I am a Sudanese-American lawyer, expert on African and Middle Eastern Cultures, interpreter in Arabic, English and French, justice and peace advocate, researcher, writer and a public speaker. I have a Bachelor of laws degree from Khartoum University, a Masters in diplomacy and international affairs from the Sorbonne in Paris, France and a doctorate degree with greatest distinction in international relations from Strassford University in the UK. My long professional experience and career spanned four continents. I started by serving as a Sudanese diplomat in Paris, France, Lagos Nigeria and Khartoum, Sudan.

As I was persecuted for my progressive ideas in Sudan and obtained political asylum in Paris, France in 1985 where I lived 20 years. I chose the United States to be my home and moved here in 1996 . I resigned from the Sudanese diplomatic service to work for an international human rights organization,, based in Geneva, Switzerlan and involved in the struggle for a democratic South Africa through education for liberation projects. My first visit to the New World was by an invitation from the Canadian International Development Agency (CIDA) to speak to students in Canadian campuses from coast-to-coast in 1973 to make the case against the Apartheid system in South Africa. My first visit to the US was to have a meeting in New York with David Rockefellor, President of the rockefellor Foundation, to seek funding for the South African education for liberation program that I was in charge of.

After a 2 year stint with the World Bank as a public affairs specialist in Washington, DC, covering Bank media and external relations in Africa and the Middle East I served 2 years with the United Nations Educational Scientific and Cultural Organization (UNESCO) in Paris, France and 1 year as a journalist with Jeune Afrique Publishing Group, also in Paris. After that I decided to focus on my research and work on my PhD. Since 1985 I established, Bridges 21 Communications, my private for-profit African and Middles Eastern consultancy and interpretation-translation services.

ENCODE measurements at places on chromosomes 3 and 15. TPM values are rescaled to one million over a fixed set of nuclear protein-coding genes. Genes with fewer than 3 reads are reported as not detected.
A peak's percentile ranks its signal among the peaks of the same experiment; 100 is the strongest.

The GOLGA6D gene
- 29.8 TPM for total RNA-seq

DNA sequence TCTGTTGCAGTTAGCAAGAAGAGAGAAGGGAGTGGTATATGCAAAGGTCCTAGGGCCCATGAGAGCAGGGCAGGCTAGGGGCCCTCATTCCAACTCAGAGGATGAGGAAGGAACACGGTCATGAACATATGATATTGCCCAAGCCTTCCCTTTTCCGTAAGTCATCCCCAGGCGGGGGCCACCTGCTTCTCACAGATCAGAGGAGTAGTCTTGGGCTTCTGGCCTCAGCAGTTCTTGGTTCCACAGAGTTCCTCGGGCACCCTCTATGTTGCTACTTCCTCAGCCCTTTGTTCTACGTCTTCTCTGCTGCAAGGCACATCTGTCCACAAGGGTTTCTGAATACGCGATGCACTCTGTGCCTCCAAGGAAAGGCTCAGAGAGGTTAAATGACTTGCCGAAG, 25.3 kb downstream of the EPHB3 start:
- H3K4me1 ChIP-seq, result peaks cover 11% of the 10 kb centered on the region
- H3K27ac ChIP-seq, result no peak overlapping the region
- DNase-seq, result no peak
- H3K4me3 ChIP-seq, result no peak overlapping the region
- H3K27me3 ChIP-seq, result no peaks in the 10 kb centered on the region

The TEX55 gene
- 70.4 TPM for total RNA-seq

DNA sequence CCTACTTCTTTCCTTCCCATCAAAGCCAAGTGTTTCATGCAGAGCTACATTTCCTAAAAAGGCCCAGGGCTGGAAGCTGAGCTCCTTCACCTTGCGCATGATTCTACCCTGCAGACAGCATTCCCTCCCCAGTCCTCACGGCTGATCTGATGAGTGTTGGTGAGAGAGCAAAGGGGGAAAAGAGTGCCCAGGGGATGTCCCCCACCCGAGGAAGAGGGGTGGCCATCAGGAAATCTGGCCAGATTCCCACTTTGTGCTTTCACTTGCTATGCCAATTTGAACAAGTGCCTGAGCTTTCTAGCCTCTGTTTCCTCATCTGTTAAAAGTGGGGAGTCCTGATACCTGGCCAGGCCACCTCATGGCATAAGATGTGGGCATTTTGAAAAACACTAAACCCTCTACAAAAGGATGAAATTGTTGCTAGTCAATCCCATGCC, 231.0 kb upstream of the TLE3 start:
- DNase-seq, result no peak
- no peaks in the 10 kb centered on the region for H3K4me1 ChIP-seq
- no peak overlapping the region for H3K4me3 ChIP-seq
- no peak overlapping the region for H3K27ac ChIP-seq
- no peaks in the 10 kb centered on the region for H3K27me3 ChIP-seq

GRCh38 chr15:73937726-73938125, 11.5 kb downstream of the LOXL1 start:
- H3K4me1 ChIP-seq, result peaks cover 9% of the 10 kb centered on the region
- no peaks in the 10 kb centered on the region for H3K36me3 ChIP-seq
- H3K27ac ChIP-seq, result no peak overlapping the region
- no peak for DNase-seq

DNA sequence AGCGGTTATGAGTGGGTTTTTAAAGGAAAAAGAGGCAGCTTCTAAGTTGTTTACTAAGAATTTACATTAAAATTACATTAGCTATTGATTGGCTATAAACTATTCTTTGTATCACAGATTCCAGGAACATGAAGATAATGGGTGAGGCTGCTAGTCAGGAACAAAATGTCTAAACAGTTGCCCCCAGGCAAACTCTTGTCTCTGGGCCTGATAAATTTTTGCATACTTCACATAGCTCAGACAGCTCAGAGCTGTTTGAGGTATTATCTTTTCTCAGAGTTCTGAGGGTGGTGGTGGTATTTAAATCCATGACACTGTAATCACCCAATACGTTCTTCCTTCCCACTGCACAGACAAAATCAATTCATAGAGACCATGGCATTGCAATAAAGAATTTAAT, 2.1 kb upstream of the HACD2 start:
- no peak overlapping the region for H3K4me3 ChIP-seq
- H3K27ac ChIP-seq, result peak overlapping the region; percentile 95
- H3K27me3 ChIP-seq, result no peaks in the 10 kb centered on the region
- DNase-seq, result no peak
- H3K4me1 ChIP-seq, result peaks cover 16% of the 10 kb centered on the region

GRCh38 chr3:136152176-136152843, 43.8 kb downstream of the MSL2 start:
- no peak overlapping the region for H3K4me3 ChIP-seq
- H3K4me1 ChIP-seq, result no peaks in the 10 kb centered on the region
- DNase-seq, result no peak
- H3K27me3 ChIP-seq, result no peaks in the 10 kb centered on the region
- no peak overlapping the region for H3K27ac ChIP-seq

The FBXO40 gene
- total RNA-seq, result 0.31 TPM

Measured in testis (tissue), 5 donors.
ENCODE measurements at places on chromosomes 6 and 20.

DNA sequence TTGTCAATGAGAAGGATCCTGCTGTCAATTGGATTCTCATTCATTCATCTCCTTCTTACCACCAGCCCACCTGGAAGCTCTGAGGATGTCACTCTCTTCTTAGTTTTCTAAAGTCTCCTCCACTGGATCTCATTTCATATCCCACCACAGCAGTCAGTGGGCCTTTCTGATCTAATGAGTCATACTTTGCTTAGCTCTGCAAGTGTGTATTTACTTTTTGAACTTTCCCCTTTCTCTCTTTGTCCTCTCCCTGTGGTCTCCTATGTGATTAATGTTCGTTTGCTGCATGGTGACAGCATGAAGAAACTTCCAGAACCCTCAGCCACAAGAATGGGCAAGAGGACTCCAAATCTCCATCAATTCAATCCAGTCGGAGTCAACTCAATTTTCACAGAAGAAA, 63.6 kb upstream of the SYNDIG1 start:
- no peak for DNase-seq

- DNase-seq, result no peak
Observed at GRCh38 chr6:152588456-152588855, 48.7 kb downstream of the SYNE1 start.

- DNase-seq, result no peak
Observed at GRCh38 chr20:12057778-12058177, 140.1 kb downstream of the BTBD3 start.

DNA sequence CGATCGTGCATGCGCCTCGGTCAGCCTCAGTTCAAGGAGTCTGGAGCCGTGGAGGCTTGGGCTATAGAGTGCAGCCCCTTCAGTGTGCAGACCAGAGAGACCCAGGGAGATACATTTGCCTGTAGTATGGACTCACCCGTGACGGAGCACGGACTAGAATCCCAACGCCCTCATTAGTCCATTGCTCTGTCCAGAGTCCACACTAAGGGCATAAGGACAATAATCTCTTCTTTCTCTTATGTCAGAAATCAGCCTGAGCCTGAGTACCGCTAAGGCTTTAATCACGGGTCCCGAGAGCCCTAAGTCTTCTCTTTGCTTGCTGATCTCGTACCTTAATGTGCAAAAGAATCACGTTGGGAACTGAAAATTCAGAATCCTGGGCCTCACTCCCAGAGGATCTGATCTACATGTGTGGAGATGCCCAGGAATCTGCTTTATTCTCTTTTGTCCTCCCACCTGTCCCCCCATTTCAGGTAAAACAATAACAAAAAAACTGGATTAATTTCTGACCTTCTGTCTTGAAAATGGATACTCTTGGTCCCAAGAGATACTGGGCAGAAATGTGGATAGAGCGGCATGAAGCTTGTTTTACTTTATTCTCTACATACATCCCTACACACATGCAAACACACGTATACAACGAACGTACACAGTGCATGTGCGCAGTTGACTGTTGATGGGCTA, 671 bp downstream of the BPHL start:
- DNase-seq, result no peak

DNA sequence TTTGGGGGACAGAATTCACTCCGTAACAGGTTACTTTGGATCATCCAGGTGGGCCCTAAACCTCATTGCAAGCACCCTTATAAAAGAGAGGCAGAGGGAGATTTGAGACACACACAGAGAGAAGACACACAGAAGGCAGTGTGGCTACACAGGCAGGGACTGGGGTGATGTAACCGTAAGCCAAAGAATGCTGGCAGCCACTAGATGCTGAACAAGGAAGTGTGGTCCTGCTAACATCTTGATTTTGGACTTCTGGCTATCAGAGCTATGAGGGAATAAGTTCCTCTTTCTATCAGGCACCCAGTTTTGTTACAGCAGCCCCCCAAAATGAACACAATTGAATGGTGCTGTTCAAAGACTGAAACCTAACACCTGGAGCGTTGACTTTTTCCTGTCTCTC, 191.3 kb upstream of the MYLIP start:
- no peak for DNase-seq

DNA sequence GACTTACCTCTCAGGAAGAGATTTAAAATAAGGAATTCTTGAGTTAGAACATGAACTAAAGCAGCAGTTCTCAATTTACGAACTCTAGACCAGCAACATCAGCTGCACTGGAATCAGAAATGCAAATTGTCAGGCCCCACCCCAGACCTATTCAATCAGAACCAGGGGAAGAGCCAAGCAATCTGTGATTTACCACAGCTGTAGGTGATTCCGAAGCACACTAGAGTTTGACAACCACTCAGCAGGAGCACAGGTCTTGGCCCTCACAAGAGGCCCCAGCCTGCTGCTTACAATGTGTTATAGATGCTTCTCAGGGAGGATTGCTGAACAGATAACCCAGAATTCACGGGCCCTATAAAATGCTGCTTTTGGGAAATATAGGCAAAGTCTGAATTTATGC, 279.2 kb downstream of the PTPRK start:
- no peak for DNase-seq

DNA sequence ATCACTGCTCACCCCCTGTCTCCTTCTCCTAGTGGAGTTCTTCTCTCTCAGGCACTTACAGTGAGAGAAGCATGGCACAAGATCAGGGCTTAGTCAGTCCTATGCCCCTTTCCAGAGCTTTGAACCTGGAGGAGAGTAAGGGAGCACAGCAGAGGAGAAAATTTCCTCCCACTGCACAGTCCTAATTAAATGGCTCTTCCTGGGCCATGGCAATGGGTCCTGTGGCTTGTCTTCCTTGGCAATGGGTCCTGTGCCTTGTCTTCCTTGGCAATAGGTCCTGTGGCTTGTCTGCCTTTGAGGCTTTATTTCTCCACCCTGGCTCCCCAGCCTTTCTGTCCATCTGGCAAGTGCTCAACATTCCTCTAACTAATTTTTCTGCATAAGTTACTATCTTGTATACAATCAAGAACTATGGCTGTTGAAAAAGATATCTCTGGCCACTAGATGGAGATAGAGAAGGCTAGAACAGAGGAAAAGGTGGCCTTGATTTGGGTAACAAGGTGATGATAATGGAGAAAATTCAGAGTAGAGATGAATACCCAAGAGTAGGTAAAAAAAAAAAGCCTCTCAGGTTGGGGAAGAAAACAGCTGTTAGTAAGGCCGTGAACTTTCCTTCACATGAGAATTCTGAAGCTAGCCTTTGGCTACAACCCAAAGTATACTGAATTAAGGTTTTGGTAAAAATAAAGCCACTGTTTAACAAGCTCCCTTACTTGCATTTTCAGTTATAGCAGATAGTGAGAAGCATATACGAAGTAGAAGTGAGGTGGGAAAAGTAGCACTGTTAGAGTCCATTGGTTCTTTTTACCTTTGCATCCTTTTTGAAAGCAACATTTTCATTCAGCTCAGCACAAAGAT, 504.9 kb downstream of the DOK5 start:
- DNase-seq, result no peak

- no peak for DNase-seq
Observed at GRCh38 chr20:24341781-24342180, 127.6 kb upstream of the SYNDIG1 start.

In 1986 I ran for a seat in the Sudanese parliament without success. From 1987 to 1990 I was partner in a law firm in Dubai and AbuDhabi and worked in the Al-Ain University. In 1985 I also founded my non-profit non-governmental justice, peace, democracy and human rights research, education and advocacy organization Salam Sudan Foundation [SSF] and its sister organization the International Peace Quest Institute [IPQI]. Since 2002, both organizations, which are Washington, DC-based, obtained the 501 (c) 3 tax-exempt non-profit status from the IRS.

In 2002 and in the aftermath of the September 11, 2001 attacks, I was sworn in as a naturalized citizen by a Washington, DC Superior Court judge, on an exceptional basis, in time to lead a State Department sponsored delegation of successful American Muslim NGO and community leaders, travelling as citizen diplomats, to visit Jordan and Lebanon, to initiate an open people-to-people dialogue between Americans and Arab Muslims and Christians in the Middle East.

I successfully advocated and lobbied the US adminstration to support peace initiatives in the Sudan and push both the North and the South to negociate the Sudan Comprehensive Peace Agreement [CPA], signed in 2005 in Nairobi, Kenya. In 2006 I returned to Sudan and registered my foundation/institute in Khartoum. In 2007 and 2008, I organized successful democracy and peace education forums in Darfur and Khartoum and shared my common ground vision with the country through extensive media coverage.

Many in Sudan embraced my justice, peace, cultural rights governance vision and insisted that ran for the Sudanese presidency in April 2010. Although I was the first who chose to tactically declare my running as an independent candidate in December 2009, I was also the first to withdraw given the political reality of the country. Many still insist that I conside running in 2015 as a viable alternative to the status quo, and use the time to build an effective grass roots movement inside the US and Sudan. That is what I am doing now.

I have a passion for standing up for the underdog since my childhood in my village Um Rawaba in rural Kordofan, in the mid west of Sudan. At age 9 I did not hesitate to advocate before my father for justice for my mother. Cultural Survival's vision, mission and goals speak forcefully to my life's calling for justice, peace and cultural determination.